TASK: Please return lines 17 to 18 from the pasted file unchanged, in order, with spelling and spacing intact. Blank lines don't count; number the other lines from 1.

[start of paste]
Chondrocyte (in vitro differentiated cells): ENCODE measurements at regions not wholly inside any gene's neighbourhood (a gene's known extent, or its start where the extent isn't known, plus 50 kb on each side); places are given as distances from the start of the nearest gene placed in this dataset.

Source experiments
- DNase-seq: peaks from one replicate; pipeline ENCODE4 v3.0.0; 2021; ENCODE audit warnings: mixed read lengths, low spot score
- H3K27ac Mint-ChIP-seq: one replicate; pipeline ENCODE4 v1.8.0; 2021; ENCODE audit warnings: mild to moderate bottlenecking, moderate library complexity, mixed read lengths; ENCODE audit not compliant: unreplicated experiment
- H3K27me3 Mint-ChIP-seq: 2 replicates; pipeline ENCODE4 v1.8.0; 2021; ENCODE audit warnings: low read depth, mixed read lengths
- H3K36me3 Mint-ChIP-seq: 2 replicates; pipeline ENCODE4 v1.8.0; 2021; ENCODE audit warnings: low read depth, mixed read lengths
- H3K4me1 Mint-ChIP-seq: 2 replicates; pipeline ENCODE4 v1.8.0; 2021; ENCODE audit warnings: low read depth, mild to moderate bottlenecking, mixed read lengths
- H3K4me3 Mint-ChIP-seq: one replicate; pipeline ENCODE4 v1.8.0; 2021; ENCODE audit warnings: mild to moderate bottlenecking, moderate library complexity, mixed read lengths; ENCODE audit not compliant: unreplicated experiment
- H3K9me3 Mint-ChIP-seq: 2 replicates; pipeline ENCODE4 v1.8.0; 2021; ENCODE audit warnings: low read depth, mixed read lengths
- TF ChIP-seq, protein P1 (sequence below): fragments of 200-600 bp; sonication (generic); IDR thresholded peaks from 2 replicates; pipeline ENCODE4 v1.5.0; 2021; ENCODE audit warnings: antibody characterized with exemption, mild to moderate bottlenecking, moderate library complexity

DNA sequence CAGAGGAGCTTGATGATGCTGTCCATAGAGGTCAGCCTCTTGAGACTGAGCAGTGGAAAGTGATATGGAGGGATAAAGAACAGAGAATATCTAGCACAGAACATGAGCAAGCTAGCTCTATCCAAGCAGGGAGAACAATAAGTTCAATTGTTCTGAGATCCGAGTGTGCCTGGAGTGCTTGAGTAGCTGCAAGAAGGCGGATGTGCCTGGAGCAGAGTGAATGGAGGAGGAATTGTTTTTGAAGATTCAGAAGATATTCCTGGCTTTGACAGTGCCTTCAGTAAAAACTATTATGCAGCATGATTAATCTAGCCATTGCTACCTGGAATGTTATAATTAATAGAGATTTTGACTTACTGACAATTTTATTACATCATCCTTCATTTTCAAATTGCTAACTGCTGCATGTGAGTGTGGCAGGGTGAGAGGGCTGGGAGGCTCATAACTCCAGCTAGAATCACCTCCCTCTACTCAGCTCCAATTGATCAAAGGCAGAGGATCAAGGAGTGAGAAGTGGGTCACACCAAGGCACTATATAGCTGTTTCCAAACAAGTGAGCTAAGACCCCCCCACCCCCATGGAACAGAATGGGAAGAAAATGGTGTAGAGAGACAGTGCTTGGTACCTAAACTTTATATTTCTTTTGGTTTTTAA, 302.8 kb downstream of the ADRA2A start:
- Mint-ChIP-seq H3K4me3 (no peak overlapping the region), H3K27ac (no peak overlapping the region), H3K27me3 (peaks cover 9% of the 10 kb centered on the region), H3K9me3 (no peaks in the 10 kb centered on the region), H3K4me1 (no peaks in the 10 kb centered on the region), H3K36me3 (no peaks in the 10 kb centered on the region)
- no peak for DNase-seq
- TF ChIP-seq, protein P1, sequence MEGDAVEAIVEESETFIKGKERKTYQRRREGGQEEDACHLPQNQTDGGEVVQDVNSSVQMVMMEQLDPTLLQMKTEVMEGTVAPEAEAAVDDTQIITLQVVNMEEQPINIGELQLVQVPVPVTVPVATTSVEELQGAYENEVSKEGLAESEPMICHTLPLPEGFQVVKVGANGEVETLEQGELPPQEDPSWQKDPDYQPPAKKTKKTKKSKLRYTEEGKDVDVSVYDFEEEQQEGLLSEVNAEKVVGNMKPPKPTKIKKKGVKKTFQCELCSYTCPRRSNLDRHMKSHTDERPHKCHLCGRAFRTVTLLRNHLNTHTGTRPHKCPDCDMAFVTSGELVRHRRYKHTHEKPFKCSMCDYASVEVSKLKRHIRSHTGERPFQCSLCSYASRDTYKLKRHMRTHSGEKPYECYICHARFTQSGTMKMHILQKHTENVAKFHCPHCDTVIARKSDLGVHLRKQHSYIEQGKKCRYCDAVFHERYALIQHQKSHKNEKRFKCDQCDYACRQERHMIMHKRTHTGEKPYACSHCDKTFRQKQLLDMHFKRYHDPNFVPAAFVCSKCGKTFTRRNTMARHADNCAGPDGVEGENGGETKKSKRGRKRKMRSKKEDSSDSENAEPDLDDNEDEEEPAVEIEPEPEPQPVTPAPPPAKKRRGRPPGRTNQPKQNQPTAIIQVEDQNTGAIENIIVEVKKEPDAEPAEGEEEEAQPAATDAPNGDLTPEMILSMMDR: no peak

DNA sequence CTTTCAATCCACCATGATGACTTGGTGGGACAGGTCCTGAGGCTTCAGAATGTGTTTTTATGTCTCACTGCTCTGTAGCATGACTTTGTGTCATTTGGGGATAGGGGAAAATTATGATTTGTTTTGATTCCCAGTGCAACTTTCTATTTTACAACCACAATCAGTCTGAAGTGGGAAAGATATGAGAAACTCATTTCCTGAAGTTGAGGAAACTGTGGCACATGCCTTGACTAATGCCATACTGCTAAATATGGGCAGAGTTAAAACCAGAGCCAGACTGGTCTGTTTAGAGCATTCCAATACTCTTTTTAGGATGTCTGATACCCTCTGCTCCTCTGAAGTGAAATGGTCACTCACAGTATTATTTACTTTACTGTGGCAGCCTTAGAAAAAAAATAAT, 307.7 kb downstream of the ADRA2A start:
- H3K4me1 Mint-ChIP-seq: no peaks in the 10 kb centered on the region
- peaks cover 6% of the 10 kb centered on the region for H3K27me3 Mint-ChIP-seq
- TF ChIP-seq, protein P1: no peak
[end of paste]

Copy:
- peaks cover 6% of the 10 kb centered on the region for H3K27me3 Mint-ChIP-seq
- TF ChIP-seq, protein P1: no peak